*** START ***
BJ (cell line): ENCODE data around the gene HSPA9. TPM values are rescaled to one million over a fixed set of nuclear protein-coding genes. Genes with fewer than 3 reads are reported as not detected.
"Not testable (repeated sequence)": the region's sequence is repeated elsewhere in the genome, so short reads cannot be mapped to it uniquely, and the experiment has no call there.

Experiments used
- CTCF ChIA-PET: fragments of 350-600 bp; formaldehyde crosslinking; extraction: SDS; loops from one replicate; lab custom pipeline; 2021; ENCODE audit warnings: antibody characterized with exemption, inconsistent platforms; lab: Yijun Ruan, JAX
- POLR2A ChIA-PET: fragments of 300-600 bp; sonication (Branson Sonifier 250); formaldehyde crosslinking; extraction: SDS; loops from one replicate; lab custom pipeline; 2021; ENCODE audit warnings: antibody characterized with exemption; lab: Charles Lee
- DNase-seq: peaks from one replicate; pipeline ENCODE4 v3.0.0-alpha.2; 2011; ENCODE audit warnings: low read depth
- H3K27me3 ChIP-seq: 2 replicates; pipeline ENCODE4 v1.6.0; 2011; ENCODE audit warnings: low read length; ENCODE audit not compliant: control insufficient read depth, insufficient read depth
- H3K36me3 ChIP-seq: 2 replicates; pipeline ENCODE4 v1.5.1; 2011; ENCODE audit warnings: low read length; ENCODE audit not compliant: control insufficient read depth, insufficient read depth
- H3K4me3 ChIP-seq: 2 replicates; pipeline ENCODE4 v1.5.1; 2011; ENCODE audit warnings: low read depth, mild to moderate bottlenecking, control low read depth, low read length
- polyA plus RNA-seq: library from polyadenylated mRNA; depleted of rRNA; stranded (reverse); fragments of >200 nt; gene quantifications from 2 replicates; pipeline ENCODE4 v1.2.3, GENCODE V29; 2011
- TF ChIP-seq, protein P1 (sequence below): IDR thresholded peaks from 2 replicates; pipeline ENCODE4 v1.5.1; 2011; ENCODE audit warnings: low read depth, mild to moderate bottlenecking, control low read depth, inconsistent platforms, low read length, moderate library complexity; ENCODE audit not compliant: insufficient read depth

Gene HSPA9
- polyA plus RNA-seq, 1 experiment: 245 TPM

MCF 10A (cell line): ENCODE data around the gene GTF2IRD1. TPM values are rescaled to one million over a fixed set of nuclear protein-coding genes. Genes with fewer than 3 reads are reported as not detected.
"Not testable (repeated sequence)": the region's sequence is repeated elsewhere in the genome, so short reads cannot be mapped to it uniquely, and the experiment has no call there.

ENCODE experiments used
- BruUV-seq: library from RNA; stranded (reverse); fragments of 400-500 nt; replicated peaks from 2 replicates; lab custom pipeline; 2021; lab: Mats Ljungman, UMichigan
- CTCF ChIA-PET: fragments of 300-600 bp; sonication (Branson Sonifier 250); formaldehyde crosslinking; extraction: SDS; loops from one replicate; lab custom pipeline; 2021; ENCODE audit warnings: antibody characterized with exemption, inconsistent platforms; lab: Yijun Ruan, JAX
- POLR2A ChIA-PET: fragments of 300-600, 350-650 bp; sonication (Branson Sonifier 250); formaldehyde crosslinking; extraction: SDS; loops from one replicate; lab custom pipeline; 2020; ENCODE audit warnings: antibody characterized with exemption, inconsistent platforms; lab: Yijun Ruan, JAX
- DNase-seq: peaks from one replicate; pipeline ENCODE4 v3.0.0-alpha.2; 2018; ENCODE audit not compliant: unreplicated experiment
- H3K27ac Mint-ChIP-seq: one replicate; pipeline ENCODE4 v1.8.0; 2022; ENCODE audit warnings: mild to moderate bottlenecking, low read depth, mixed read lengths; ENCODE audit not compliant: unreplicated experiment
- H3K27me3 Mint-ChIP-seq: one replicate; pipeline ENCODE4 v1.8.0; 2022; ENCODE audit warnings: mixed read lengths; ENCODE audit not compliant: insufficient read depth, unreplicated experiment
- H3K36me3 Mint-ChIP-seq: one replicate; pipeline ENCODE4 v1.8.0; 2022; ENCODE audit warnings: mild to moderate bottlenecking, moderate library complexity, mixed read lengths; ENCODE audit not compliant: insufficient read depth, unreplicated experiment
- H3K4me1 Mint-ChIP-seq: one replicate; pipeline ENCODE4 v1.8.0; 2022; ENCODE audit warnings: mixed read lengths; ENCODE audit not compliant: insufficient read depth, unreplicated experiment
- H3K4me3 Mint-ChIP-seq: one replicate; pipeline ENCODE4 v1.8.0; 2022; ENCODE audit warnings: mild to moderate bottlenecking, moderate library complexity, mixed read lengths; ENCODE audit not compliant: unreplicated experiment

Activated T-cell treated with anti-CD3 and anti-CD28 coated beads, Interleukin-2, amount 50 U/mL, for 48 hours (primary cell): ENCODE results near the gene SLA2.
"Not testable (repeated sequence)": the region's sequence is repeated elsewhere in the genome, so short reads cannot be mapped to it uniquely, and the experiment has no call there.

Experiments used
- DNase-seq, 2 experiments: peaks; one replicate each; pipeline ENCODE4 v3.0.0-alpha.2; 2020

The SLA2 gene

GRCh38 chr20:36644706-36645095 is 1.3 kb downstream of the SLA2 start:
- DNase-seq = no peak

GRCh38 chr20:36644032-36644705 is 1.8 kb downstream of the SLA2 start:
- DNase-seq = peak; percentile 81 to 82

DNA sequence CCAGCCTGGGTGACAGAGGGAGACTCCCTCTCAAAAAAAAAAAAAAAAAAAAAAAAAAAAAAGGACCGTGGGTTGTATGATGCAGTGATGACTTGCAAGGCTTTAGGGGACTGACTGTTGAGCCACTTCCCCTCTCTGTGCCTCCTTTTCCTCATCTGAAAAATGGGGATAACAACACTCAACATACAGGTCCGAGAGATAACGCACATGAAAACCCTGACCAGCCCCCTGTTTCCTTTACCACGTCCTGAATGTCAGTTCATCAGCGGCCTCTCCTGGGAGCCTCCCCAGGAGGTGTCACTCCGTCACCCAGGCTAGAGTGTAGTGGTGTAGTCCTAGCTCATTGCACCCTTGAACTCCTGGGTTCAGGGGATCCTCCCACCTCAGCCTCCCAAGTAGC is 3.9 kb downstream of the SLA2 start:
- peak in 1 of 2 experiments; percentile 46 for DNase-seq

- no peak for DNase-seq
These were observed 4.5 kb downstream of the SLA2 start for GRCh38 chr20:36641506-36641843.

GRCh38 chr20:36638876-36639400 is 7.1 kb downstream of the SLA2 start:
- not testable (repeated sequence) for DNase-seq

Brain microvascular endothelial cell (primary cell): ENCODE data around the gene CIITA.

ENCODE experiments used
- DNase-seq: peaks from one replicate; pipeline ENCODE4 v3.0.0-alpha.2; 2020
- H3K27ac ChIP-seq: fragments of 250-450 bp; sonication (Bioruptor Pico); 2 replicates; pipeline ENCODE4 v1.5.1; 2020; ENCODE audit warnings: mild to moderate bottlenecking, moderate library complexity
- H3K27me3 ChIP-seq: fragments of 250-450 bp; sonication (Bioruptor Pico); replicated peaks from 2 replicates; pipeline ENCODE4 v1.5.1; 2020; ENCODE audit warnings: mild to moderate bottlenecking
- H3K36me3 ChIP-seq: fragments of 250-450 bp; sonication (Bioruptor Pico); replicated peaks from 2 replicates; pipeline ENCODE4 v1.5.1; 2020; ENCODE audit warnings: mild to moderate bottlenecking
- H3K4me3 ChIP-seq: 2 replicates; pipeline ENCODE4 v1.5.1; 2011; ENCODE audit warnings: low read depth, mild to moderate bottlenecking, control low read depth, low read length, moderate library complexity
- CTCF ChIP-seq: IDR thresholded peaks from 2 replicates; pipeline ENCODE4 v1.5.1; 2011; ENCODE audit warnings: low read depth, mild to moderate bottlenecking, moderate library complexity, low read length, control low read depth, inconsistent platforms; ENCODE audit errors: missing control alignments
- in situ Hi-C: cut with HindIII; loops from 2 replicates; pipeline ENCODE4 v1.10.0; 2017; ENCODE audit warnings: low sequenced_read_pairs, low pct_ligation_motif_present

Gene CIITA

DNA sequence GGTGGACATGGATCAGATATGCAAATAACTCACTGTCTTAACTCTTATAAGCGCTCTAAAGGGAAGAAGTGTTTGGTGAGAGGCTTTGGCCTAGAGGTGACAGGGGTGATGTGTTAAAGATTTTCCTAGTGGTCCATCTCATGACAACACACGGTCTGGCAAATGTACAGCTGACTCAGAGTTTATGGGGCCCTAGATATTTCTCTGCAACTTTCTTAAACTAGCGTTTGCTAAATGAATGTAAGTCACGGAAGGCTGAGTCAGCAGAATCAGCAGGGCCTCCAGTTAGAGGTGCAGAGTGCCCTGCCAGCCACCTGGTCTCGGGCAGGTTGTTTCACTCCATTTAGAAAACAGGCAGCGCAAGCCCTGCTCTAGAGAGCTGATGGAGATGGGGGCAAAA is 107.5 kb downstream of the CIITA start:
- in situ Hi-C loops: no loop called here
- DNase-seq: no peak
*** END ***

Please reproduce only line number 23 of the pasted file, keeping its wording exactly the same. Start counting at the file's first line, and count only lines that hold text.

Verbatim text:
- H3K36me3 Mint-ChIP-seq: one replicate; pipeline ENCODE4 v1.8.0; 2022; ENCODE audit warnings: mild to moderate bottlenecking, moderate library complexity, mixed read lengths; ENCODE audit not compliant: insufficient read depth, unreplicated experiment